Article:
Chemical and Physical Properties

If somebody asks, “What are Physical and Chemical Properties?”  You might say, “that is when something new is made.” No, that is a Chemical Change, or Reaction. They are two very different changes.

Physical Properties are traits that involves a thing BY ITSELF. Chemical Properties are properties that involve how things interact with another thing. Everything (matter) has properties. Take water, for example. Its physical properties are that it is colorless, has no smell, and that it is liquid at room temperature. Its chemical property is that it’s made up of hydrogen & oxygen. When you mix hydrogen and oxygen, you get water. It is a chemical change because it makes something new. It isn’t a physical change because it makes something new. Physical Changes just alter something.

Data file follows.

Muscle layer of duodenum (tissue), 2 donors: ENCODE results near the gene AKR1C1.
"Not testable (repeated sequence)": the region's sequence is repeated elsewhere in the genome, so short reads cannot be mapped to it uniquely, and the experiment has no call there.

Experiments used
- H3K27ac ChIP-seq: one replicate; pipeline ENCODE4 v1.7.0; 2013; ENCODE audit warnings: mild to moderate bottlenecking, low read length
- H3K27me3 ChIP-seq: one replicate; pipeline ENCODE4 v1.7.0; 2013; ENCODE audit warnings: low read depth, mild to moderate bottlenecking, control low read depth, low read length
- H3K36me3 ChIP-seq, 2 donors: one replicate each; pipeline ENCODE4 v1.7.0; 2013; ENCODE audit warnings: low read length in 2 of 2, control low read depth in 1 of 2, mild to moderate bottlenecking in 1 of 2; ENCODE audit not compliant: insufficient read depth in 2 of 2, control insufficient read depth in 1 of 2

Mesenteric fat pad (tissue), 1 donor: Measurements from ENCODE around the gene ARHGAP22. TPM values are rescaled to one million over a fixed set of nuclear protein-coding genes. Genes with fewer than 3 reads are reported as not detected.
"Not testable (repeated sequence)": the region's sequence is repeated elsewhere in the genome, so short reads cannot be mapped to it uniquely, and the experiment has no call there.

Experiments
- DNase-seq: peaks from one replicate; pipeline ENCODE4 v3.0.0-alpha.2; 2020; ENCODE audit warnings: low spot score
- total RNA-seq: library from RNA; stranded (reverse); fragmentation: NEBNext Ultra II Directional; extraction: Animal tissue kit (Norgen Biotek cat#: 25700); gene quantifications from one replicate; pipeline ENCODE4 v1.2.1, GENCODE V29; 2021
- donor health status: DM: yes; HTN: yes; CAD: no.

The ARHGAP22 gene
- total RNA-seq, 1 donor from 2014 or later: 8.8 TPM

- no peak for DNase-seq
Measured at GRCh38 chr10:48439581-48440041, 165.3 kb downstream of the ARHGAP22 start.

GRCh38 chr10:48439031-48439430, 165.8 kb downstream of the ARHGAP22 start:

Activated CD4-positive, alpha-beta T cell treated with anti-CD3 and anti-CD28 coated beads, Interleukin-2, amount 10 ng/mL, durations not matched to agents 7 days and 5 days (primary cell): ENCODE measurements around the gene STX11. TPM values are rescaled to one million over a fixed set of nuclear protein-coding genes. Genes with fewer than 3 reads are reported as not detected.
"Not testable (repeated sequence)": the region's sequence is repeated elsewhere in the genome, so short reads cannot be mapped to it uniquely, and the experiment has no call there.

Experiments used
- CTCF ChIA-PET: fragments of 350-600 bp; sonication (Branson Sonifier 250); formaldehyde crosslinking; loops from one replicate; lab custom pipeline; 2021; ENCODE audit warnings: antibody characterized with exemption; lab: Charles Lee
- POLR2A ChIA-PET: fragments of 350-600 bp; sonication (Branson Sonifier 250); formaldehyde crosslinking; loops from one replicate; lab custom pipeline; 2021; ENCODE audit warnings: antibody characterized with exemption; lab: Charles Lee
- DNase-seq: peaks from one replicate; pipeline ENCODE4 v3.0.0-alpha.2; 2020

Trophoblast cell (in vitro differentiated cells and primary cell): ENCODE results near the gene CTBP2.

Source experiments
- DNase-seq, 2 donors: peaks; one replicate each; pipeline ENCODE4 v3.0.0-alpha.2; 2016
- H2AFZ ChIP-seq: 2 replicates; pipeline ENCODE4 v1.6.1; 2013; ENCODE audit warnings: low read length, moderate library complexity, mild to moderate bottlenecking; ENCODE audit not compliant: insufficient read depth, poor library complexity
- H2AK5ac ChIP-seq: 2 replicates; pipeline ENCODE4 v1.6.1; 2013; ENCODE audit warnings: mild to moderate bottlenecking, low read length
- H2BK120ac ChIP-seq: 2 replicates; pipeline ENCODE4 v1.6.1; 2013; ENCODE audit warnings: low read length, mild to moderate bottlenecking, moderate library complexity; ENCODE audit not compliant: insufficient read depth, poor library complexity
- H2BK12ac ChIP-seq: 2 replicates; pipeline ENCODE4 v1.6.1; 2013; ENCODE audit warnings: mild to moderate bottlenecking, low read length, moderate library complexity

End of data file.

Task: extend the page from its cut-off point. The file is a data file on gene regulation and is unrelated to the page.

But how do you recognize chemical changes? Water is easy to tell because it is a liquid, and it came from two gases! We recognize them by clues such as gas bubbles or color changes. Lets use the bread-making process. Before you bake bread, the dough is a pale tan color. But when you bring it out from the oven, it is a nice brown color. A physical change is when you don’t make something new, so if you make something new, then you have made a chemical change. That is how you can tell between physical and chemical changes.